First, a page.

Simply let the voices of actors, musicians, curators, dancers, radio and TV presenters guide you around, always in sync with your position – thanks to iBeacon technology – and never have to glance at your phone.
Get A Closer Look
Nowadays, you can find the majority of the world’s most important artworks online in digital form, and yet nothing really compares to seeing the original, experiencing its size in relation to the surroundings, putting it in context with art from the same era, examining the texture of its surfaces. However, sometimes you’d just love to get a closer look …and there goes the alarm. Madrid’s venerable Museo del Prado lets you explore some of the most famous paintings from its collection to your heart’s content, without making any gallery attendants nervous or breaking museum rules.
Two apps, each dedicated to one part of the collection and both launched to celebrate the institute’s centenary in 2016, contain masterpieces in HD detail, zoomable to reveal minute features and additional infrared reflectography and x-ray layers. Second Canvas Museo del Prado – Masterpieces puts paintings by El Greco, Toitian, Rembrandt and Francisco de Goya at your fingertips, while Second Canvas Museo del Prado – Bosch gives access to seven works by Hieronymus Bosch, including The Garden of Earthly Delights, all in extreme detail. Now you can look at the real thing and touch it through the app!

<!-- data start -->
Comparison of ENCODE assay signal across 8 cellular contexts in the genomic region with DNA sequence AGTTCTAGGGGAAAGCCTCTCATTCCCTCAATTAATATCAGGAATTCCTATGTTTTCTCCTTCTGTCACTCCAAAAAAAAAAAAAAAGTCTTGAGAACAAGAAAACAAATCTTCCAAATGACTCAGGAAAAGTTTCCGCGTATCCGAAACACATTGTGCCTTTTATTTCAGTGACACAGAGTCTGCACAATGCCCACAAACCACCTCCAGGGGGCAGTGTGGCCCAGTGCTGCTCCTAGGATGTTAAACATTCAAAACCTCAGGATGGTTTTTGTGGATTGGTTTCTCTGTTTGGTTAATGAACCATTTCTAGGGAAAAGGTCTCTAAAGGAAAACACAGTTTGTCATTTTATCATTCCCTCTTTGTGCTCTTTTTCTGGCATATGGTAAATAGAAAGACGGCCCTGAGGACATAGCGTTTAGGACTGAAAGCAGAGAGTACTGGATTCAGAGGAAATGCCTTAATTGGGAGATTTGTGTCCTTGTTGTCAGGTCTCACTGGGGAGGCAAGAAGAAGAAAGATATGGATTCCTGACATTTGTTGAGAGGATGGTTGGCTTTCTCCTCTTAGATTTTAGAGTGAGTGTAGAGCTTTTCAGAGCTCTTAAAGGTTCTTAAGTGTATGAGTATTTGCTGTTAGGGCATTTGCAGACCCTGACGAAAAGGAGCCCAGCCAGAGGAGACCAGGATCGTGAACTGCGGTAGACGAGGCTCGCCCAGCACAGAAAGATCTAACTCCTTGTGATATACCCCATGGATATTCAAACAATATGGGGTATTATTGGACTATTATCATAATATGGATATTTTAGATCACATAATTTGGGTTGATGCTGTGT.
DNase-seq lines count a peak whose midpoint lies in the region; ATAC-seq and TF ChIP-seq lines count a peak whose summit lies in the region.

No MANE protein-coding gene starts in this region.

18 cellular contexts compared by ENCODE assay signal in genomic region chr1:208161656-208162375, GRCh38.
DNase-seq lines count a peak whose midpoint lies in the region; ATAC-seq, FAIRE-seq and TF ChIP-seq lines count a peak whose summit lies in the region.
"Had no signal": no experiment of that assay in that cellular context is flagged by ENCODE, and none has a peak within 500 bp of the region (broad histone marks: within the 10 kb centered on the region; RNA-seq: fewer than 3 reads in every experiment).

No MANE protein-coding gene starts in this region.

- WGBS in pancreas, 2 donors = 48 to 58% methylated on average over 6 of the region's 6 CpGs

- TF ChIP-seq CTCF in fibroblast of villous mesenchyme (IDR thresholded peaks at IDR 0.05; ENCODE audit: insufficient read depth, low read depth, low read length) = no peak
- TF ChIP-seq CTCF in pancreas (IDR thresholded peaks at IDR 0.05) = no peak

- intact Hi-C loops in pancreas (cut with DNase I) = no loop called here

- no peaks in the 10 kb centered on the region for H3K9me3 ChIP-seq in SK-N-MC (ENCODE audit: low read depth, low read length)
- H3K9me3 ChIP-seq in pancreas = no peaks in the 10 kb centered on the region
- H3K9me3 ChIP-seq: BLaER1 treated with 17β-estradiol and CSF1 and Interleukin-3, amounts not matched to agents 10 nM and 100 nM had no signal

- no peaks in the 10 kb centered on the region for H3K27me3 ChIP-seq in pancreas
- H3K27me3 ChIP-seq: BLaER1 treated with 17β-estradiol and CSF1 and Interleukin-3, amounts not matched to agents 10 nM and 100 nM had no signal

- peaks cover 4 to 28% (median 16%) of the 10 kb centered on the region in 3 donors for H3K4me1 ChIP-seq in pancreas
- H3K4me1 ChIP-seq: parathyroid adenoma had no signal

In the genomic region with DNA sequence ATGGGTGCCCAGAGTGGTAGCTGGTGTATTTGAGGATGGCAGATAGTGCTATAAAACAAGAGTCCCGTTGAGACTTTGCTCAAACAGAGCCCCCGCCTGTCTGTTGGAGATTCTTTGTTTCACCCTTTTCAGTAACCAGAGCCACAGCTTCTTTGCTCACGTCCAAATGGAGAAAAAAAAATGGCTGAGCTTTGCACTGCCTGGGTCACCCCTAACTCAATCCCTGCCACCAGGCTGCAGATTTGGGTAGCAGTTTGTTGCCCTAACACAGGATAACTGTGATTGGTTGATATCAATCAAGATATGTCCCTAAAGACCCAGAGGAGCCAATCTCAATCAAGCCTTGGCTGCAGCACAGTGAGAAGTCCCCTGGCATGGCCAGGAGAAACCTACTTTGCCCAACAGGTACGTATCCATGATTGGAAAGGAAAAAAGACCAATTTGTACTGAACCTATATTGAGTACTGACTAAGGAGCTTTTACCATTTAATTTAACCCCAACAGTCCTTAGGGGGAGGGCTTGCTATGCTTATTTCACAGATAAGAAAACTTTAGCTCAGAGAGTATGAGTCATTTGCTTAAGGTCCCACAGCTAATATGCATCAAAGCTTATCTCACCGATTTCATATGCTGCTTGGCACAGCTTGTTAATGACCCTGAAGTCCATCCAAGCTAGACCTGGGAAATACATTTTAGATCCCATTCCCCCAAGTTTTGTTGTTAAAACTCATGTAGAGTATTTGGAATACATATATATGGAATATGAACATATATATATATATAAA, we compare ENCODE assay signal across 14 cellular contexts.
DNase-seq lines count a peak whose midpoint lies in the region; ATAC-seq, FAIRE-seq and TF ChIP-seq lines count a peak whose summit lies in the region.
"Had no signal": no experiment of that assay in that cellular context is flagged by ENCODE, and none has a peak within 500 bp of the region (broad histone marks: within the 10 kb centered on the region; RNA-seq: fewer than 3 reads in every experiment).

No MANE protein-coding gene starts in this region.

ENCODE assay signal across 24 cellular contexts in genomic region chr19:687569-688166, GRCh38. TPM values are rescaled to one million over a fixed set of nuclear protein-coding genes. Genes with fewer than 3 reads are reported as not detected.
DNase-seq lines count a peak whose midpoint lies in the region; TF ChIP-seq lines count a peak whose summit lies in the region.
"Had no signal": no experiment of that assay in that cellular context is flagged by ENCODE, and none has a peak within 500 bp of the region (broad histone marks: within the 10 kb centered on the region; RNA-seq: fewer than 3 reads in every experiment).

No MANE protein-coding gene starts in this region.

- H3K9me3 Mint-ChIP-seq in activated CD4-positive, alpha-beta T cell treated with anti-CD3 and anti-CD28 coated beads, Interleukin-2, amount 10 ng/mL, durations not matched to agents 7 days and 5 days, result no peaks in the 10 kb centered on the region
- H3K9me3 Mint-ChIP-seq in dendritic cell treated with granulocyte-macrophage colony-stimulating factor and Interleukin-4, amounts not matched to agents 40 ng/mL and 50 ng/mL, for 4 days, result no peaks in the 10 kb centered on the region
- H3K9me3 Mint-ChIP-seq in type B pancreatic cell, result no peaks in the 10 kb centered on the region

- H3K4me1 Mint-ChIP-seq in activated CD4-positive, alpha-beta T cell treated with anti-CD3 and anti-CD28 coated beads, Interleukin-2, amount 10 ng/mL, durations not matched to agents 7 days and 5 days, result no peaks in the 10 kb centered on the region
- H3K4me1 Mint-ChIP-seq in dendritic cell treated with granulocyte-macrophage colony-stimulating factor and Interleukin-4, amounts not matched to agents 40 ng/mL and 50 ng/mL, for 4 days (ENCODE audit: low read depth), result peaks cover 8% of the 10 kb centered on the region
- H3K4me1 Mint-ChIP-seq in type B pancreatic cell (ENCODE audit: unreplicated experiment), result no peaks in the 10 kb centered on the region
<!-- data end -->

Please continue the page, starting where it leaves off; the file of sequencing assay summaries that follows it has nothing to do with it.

Entertain The Kids
Art apps for kids are all about playful immersion. At the Metropolitan Museum of Art in Manhattan, a scavenger hunt invites young art aficionados to find out who killed the woman in the John Singer Sargent painting Madame X. To solve Murder at the Met – An American Art Mystery, participants have to use the web app to find clues scattered throughout the museum (and engage with the art while they’re at it).
In the UK, Tate Kids is a 360° programme, encompassing activities both online and offline, at the museums across London, in Liverpool and St Ives. It includes family events, drawing stations within galleries, the Tate Kids Draw & Play app and a website featuring games and quizzes, child-friendly art history lessons and downloadable instructions for DIY art projects, the results of which can be shared in the Tate Kids online gallery.
At Thyssen-Bornemisza Museum, kids can get hands-on with the art. Of course, the private art collection in Madrid doesn’t allow them to touch the originals on display, but the Living Paintings app allows them to play around with the works, for example by changing the outfit of Henry VIII in Hans Holbein the Younger’s famous portrait of him, playing hide-and-seek with the animals in Vittore Carpaccio’s Young Knight in a Landscape, or exploring the dynamics of shape, colour and how they relate to sound in Wassily Kandinsky’s Delicate Tension. Rather than putting museum art on a pedestal, it shows kids that anyone can get creative – and there’s a little artist hidden in each of them.